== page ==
Reply
    12. Hello, I am planning to purchase a Vitus 14″ or 16″ for my my daughter. She seems to be at the top range for the 14″ and just below the bottom size requirements for the 16″. She is 3’4″ and her inseam is 16.5″. Of course I don’t want to go with the 14″ and have her quickly outgrow it but I don’t want to buy something that is too big either. Either way it will get handed down to her little brother at some point. Any thoughts on which I should go with? Thanks!

      Reply
      • Hi Jeff,
        It depends on whether she’s already a confident pedaler already or still learning. If she’s still just learning to ride, stick with the smaller size bike. It will allow her to place both feet flat on the ground and will weigh a little less. Both will increase her confidence. If she’s already riding a pedal bike (and is fairly confident), then I would probably go with bigger bike.
        Hope that helps!
        KB

        Reply
    13. Hi, I’m looking at the Woom bike for my son who is turning 4 in June. I’m measuring him as 16 inches inseam and 41 inches tall. He has mastered the balance bike. Should I get the woom 2 or woom 3? Thanks!

      Reply
    14. This and the article on BMX bikes are excellent and really informative- just wish I had read them a year ago before we wasted time with training wheels!

      Reply
    15. Hi Kristen,
      I’m shopping for a bike for my newly turned 3yo son. We made some smart choices with him after learning from mistakes with my daughter and we avoided training wheels and tricycles and pushed his balance bike and he really loved it and learned quickly. At 2.5 he was able to ride his older sister’s 16” bike! Over the summer we knew he was ready for his first pedal bike, but most quality bikes were sold out so we bought him a cheapie Joystar Totem and immediately removed the training wheels. He can ride it and gets excited to ride his big boy bike but we’d still love to get him a quality bike as he has really taken to riding. We’re trying to decide between a Woom 2 and a Prevelo Alpha One. The main use will be our paved street neighborhoods and a flat rail trail. No real mountain bike trails in the immediate future. I lean towards the Woom 2 because I like the upright riding style and it has a higher seat height range so it should last him longer (and it’s lighter), but his inseam is currently only 15.6” so the Woom 2 is just a tad high whereas the Alpha One seems like the perfect height. But it’s late November and will be too cold and snowy here in New England so really I’m buying for next spring/summer and I’m sure he’ll grow a bit. If you were choosing based on all of this info, would you recommend getting him a Woom 2 or Prevelo Alpha One?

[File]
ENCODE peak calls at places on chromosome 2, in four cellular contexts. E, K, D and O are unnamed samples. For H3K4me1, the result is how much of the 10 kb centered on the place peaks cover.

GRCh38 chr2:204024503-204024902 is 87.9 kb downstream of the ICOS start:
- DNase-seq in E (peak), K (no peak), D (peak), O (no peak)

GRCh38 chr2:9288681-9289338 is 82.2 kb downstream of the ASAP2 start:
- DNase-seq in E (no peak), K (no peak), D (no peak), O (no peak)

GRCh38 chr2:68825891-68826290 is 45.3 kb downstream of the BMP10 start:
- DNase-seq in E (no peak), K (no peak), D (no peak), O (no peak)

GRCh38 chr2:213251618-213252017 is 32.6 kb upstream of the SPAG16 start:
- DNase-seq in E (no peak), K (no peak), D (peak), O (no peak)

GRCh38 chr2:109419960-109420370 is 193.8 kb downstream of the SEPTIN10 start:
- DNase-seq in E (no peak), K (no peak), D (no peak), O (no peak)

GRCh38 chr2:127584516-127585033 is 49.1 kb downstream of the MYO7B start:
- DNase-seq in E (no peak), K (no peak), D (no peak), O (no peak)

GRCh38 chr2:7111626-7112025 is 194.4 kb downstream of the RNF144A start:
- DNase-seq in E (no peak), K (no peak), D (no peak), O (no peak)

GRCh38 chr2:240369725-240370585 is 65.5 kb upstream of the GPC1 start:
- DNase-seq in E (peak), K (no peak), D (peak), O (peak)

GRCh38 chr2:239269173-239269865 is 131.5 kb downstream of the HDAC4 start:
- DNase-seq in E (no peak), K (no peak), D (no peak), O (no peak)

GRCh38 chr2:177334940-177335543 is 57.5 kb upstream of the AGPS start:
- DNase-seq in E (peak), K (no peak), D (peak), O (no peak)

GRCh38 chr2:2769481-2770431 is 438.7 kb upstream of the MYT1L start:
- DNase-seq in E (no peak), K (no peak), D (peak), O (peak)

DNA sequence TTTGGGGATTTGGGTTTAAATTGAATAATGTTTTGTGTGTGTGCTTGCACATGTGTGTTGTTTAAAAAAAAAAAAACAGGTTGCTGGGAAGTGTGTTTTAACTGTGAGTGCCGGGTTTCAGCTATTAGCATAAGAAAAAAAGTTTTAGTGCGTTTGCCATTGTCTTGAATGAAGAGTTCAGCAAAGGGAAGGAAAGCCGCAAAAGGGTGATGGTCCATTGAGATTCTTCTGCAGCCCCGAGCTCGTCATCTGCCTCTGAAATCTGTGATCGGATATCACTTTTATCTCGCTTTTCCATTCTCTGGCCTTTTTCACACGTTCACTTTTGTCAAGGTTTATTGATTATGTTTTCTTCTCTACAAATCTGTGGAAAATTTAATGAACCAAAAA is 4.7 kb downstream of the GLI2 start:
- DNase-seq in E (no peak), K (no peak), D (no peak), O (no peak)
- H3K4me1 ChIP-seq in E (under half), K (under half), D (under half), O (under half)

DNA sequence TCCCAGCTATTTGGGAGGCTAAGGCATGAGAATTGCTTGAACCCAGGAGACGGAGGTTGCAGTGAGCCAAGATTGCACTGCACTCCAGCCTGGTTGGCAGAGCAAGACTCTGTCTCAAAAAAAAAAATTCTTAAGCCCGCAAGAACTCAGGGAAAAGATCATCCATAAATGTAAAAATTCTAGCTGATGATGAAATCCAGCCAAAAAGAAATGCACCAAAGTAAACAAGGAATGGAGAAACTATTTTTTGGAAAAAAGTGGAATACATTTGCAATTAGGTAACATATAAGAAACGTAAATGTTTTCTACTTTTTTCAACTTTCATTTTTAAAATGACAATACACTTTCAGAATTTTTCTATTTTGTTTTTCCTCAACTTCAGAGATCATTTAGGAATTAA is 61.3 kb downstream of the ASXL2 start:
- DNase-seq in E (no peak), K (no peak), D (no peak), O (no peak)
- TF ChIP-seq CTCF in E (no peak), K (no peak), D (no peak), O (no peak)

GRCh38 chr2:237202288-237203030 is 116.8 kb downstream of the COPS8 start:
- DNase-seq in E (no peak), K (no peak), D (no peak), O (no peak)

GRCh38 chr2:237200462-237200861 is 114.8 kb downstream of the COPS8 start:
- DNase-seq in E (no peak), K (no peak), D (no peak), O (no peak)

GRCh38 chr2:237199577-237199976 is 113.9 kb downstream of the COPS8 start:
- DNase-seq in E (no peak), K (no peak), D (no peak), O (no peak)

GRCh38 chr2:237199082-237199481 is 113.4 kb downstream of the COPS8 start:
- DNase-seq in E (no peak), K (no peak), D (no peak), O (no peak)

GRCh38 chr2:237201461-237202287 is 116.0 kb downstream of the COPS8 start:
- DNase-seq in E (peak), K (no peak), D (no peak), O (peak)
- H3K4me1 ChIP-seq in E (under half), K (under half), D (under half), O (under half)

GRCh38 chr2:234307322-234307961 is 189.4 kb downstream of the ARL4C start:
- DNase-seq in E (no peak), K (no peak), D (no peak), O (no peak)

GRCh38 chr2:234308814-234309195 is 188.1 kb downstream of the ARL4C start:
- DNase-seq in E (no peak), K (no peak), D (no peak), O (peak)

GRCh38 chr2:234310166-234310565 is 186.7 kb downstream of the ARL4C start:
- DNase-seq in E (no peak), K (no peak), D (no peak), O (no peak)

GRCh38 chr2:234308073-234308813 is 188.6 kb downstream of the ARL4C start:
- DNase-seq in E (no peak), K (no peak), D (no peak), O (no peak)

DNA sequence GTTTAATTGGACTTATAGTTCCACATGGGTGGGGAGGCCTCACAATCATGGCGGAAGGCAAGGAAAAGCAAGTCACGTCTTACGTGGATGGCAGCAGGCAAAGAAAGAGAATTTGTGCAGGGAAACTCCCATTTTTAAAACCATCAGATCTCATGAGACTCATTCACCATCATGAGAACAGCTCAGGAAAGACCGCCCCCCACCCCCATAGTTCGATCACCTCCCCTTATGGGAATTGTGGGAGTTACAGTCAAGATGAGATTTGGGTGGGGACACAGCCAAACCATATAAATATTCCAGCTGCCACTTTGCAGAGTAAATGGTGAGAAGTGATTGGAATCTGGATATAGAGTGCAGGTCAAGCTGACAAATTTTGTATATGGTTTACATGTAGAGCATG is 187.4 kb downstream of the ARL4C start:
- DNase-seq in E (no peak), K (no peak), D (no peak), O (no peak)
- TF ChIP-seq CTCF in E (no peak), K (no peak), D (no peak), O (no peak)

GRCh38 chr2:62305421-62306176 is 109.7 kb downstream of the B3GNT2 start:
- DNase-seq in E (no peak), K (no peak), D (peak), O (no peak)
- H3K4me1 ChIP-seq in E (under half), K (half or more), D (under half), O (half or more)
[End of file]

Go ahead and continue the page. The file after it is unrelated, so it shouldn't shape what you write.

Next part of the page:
Reply
        • Hi Kristen,
          My 2 year old has been on a balance bike since could walk and is begging (crying) for a pedal bike like the big kids. We tried the Cleary Gecko but it was impossible to pedal with the saddle at the lowest height. We ride most days so want to get the best option. Have you compared the Frog 40 to the Spawn Yoji 14? Hard to tell which is smaller for my tiny rider.

          Reply
          • Hi i know this is a very old comment but I’m curious what you mean that he couldn’t pedal with the seat at the lowest height? Because I’m in a nearly identical situation with my 2.5 year old and that’s the bike we were considering.

            Reply
    16. Hi Kristen, thank you so much for this article , it is so informative!
      I have found a bike called Serious Superlite 14 which seems great, very light and reasonably priced. But I cannot find any information in the brand Serious. Do you know it ?

      Reply
      • Hi Ivette,
        I’m afraid I’m not familiar with the brand at all. Are you in the EU? It doesn’t look like they’re sold here in N. America. Just a quick look at their website makes me curious–they seem like they could be nice!
        Cheers,
        KB

        Reply
    17. Hi there,
      I noticed the post above and had the same questions regarding the Spawn Yoji 14 and the Frog 40? Do you have an opinion on what would be a better fit for an almost 3 year old who is about 3′ tall and hard to say what his inseam is as its not easy to get that measurement but I am guess its around 15 or so. He weighs around 30lbs. On his balance bike I have his seat around 16″ and he can still touch the ground. Also, any thoughts on sizing up to a Spawn Yoji 16 ( I was told that would be a good fit for him ) but seems like a big bike for a small kid.

      Reply
    18. What about the Strider bike? When I search for the Woom on Amazon, this is the comparable bike that comes up. A friend also told me it’s been a great bike for her 4 year old. I didn’t see it mentioned in this great blog post of yours, but maybe it’s because the Strider was not on the market yet.

      I’d love to know as I’m still shopping and figuring out our budget. Thank you!

      Reply
    19. Have a question: my daughter is 3 on a woom2 we love woom but find it’s not a good sand/trail bike; we live in AZ and are often on them what would you recommend for an upgrade?

      Reply
    20. Kristen
      My great grandson is turning 7yrs old & I want to get him a bike, but everything I’ve read in your information is for the young kids, so how
      do I go about buying a bike for him I know he had a smaller bike but has out grown it, any suggestions on what to buy him??

      Reply